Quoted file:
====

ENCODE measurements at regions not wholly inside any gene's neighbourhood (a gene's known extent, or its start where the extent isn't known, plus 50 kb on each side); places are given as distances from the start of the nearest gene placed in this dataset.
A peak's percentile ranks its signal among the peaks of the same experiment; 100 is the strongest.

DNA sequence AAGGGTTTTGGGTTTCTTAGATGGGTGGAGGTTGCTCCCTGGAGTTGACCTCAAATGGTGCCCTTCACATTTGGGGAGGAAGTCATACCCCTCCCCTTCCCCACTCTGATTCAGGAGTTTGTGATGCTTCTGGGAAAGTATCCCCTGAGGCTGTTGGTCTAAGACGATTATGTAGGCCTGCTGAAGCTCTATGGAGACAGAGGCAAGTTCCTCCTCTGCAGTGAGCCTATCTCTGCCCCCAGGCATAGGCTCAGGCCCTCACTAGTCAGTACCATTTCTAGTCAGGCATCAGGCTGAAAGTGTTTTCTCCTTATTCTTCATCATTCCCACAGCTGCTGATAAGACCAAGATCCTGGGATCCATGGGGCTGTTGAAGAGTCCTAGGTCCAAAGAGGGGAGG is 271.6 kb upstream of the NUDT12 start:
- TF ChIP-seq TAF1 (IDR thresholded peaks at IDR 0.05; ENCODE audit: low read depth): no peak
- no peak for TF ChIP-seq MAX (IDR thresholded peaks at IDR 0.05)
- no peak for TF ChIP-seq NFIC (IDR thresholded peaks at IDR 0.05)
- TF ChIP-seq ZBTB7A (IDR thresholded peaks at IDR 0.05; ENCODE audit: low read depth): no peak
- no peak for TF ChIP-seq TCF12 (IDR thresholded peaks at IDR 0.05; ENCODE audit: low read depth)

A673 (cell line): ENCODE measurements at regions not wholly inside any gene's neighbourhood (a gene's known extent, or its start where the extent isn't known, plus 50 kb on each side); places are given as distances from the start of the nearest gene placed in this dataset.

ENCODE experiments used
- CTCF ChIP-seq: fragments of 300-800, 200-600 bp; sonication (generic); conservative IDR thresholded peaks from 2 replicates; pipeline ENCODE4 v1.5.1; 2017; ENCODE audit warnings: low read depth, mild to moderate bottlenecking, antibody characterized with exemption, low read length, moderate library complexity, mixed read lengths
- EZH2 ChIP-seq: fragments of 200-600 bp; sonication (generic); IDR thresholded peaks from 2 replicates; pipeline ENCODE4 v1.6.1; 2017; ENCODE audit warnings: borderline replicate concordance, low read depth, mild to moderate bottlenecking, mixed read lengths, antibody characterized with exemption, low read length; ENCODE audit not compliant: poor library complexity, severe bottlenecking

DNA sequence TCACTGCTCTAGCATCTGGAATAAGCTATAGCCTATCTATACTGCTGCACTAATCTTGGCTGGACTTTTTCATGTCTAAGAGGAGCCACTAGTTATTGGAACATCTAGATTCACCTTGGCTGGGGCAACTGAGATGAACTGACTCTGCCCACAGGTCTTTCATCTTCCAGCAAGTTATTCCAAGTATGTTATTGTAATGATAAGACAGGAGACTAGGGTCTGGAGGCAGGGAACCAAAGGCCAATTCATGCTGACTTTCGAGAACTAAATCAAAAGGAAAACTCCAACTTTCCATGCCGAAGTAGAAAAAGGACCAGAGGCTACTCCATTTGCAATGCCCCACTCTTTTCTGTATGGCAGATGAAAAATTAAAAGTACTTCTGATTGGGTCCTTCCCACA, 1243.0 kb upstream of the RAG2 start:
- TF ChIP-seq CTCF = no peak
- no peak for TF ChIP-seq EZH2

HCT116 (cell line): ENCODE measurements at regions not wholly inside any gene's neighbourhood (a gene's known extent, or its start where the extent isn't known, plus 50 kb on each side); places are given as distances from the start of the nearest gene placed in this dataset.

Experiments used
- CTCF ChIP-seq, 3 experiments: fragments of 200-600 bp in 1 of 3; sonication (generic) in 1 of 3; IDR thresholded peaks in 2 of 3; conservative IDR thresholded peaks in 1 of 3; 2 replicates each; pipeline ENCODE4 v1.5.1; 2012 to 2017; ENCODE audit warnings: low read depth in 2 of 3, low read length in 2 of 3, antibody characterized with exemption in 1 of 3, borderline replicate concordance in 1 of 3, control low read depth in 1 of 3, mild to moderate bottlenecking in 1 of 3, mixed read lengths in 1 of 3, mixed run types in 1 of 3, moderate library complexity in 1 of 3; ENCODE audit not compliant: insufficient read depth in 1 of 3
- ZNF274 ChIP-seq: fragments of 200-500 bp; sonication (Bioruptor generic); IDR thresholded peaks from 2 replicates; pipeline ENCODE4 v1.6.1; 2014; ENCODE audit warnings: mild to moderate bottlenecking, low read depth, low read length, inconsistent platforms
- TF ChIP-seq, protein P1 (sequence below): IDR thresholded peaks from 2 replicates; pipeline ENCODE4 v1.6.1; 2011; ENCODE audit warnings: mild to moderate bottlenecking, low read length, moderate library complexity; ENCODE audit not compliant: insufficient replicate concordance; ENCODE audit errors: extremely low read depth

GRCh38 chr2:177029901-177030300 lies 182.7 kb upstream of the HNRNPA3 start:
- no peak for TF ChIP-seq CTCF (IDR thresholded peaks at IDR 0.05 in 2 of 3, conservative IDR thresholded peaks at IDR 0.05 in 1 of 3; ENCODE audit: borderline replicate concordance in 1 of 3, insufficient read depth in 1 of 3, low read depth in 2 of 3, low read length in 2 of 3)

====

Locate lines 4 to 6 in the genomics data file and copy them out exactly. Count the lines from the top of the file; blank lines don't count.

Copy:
- TF ChIP-seq TAF1 (IDR thresholded peaks at IDR 0.05; ENCODE audit: low read depth): no peak
- no peak for TF ChIP-seq MAX (IDR thresholded peaks at IDR 0.05)
- no peak for TF ChIP-seq NFIC (IDR thresholded peaks at IDR 0.05)